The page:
Partly, you cannot miss DNA and Cambridge, the history of the place and the legendary figures who walked the streets.

Jim Al-Khalili 5:43
Yes. It’s not just Crick and Watson. But in fact, past guests on this programme,

Shankar Balasubramanian 5:48
very many, very many. So of course, you can’t avoid thinking about DNA if you’re in Cambridge. It’s also such an amazing molecule. I’m a chemist, I study molecules, why would I want to work on any other type of molecule?

Jim Al-Khalili 6:01
It’s the molecule responsible for life itself, after

Shankar Balasubramanian 6:03
all, absolutely. Okay, so

Jim Al-Khalili 6:05
you decided to work on DNA? And you teamed up with David Kinnaman, who was another relatively young, new young academic in the chemistry department at Cambridge? How did you both get together?

Shankar Balasubramanian 6:15
Well, this actually started because I needed a laser. And I’m an organic chemist, so I didn’t have lasers lying around. And someone told me there’s this chap klenner Minh, who has lots of lasers in his lab, why don’t you go talk to him? So I did, and he helped me. And then we continued the conversation. And this was much more exploratory. And in many ways, we had lots of time on our hands and space and capacity to try out new ideas. So we had an idea to watch a DNA polymerase.

Jim Al-Khalili 6:51
This is a We should say it’s an enzyme that helps DNA make copies of itself.

Shankar Balasubramanian 6:55
Yes. So DNA polymerase is it’s a protein, and a DNA polymerase catalyses arguably one of if not the most important chemical reaction in life. That is it stitches together the building blocks that make up DNA. And David had these new techniques for observing single molecules, which was quite new at the time. So we came up with a an idea and wrote a proposal to watch single molecules of this machine making DNA that was attached to a surface

Jim Al-Khalili 7:31
so that you were using this new technique that you were developing to study this protein the polymerase, at what point did you think you could also use it to sequence the genome to read DNA?

Shankar Balasubramanian 7:44
Well, we were actually immobilising a molecule of DNA to a surface and we were using fluorophore. So fluorophores are molecules that light up in different colours, if you if you radiate them with a laser, and we were using fluorophores, to label building blocks, and to watch them being incorporated. And we realise that if you were to colour code, all four of the bases, so DNA has four building blocks that we abbreviate to G, C, T, and K. And if you colour code, each of them differently, so the colour tells you the identity.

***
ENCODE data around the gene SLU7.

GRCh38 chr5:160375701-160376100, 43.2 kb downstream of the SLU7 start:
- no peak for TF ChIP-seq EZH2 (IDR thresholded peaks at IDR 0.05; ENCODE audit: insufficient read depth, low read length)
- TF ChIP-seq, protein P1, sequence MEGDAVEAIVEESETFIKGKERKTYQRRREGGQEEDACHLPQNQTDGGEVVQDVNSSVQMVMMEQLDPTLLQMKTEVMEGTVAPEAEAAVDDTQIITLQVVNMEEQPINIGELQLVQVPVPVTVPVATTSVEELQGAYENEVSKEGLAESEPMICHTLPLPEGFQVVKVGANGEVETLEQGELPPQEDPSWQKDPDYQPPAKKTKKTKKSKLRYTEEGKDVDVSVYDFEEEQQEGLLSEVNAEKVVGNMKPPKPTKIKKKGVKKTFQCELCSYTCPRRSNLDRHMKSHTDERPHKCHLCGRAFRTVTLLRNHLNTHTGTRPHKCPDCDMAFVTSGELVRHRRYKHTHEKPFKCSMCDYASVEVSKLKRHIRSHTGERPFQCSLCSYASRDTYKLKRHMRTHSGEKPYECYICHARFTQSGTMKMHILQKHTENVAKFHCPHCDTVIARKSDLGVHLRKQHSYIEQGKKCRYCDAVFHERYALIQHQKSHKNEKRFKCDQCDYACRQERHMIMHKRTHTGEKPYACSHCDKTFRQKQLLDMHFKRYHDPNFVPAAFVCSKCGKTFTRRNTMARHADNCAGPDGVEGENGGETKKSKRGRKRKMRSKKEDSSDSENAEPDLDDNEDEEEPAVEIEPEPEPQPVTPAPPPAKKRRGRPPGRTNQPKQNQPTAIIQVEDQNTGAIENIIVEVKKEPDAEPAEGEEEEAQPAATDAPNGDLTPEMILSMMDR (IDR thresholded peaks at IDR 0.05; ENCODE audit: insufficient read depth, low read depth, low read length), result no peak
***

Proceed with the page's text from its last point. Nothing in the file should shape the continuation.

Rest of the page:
Jim Al-Khalili 8:25
And these are these building blocks are molecules in their own right, they are molecule atoms of hydrogen and oxygen and nitrogen cow slowly,

Shankar Balasubramanian 8:31
they are molecules that make up DNA. And what the machine does is stitch them together in a particular order, right. And that order is the sequence of the DNA. And if you were to colour code, all four of them and watch them go in, actually, you’d be inadvertently reading the sequence of the template. So putting that together with parallelization, we did some calculations that suggested we could sequence gazillions of bases

Jim Al-Khalili 9:02
was was it an aha moment? You know, or a gradual realisation that this this might work?

Shankar Balasubramanian 9:10
I think it was, it was step wise, I think in science, eureka moments are actually usually spread out over an extended period of time and a series of steps. But But what really brought together the concept that this this could be transformative is when we did calculations to suggest how much DNA could we sequence. Now a human genome has about 3 billion building blocks of information arranged in a sequence per copy. That’s a lot.

Jim Al-Khalili 9:43
This is just 3 billion of these ATCG.

Shankar Balasubramanian 9:46
Exactly It is 3 billion letters organised in a particular sequence on 23 chromosomes per copy.

Jim Al-Khalili 9:53
If you were to print out the whole genome with all these letters, it fills like over 100 Hefty volumes books. It’s a long string of letters,

Shankar Balasubramanian 10:03
really as a long string of letters. And the Human Genome Project was taking place at this time near Cambridge, at the Sanger Institute. And we were aware that this was a big scale project, and are our calculations suggested it may be possible to sequence a human genome in a matter of days, rather than, rather than, well, the Human Genome Project, of course, it was the very first copy of the genome. So it was harder than resequencing it. But that project took about a decade. And it involved many genome centres around the world to do it.

Jim Al-Khalili 10:43
So when you realise that, what did you do next?

Shankar Balasubramanian 10:46
So we some time shortly after that, we paid a visit to the Wellcome Trust Sanger Institute to learn more about the Human Genome Project. And we met three of the UK leaders of that project in a coffee room in the building. And so we shared with them our thoughts and ideas and concepts on how this might be possible to do in a day on a single system. And just just really to gauge almost to say, would this be useful? And of course, they were hugely enthusiastic about it.